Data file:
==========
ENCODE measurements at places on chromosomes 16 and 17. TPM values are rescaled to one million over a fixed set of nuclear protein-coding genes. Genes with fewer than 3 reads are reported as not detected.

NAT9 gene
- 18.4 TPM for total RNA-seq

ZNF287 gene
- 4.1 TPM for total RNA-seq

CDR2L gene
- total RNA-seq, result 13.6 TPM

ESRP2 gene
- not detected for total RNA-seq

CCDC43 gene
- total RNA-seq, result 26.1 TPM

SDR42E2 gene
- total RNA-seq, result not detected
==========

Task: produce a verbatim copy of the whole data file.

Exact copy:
ENCODE measurements at places on chromosomes 16 and 17. TPM values are rescaled to one million over a fixed set of nuclear protein-coding genes. Genes with fewer than 3 reads are reported as not detected.

NAT9 gene
- 18.4 TPM for total RNA-seq

ZNF287 gene
- 4.1 TPM for total RNA-seq

CDR2L gene
- total RNA-seq, result 13.6 TPM

ESRP2 gene
- not detected for total RNA-seq

CCDC43 gene
- total RNA-seq, result 26.1 TPM

SDR42E2 gene
- total RNA-seq, result not detected